Animal Surgical Skills Lab
Twice each year, the residents and faculty of the Department of Obstetrics and Gynecology participate in an animal surgical skills lab at the Animal Research Center at Clemson University. Residents are able to operate in a supportive, non-threatening environment and greatly improve their knowledge of surgical instruments, energy modalities and surgical skills.
Each resident is assigned a partner resident and faculty mentor to operate on a live porcine model for four hours. Skills practiced include:
- Laparoscopic Trocar Placement
- Use of Electrosurgical and Harmonic Scalpel Tools
- Hand-Eye Coordination Drills
- Laparoscopic Suturing
At the completion of the laparoscopic skills portion, each team performs a laparotomy to work on open surgical skills and practice repair of injuries to bladder, ureters, bowel and blood vessels. The program concludes with an individual assessment of each resident’s performance.
Hysteroscopy Skills Lab
Every two years, as part of the core curriculum, a didactic program on all aspects of obstetric and gynecologic ultrasound is offered. The program consists of lectures, hands-on instruction and practice with human models hired for the program.
Surgical Cadaver Lab
Our surgical cadaver lab includes four components:
- Episiotomy Lab for PGY-1 and PGY-2 residents
- Bladder Suspension Lab for PGY-3 and PGY-4 residents.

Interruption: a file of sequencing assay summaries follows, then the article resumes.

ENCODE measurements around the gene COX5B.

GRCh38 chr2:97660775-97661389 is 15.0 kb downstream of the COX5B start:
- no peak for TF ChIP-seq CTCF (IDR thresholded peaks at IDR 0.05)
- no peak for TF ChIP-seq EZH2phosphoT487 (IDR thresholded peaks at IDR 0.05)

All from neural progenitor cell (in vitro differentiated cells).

- Mastering Laparotomy Skills
- Award Laparoscopy and Cystoscopy
- Gynecological Oncology and Retroperitoneal Anatomy
Fundamentals of Laparoscopic Surgery
Each resident will participate in the online Fundamentals of Laparoscopic Surgery (FLS) didactic curriculum. They will also practice specific FLS skills in the laparoscopic lab. Chief residents will take the written skills exam leading to FLS certification.
GHS Obstetrics and Gynecology Robotics Curriculum
The robotic surgery program at GHS arrived in Sept. of 2010 with the acquisition of our first robot. In the first full year, 370 robotic surgeries were performed with the majority of the procedures being done by gynecologists. With the adoption of robotic technology by thoracic surgery and urology late in 2011, a second robot was needed and acquired in Jul. of 2012. By 2013, 677 robotic surgeries were performed.
Currently, there are six general gynecologic surgeons, three gynecologic oncologists and two urogynecologists who routinely utilize these systems.
As additional surgeons adopt this technology and the surgical marketplace becomes more and more permeated with these techniques, resident familiarity and participation in these cases are more critical than ever. This proactive approach to resident education will ensure not only that our patients at GHS are adequately cared for but also that our graduating residents possess a well-rounded and functional knowledge of this technology, giving them the flexibility to incorporate this surgical modality into their practice after graduation.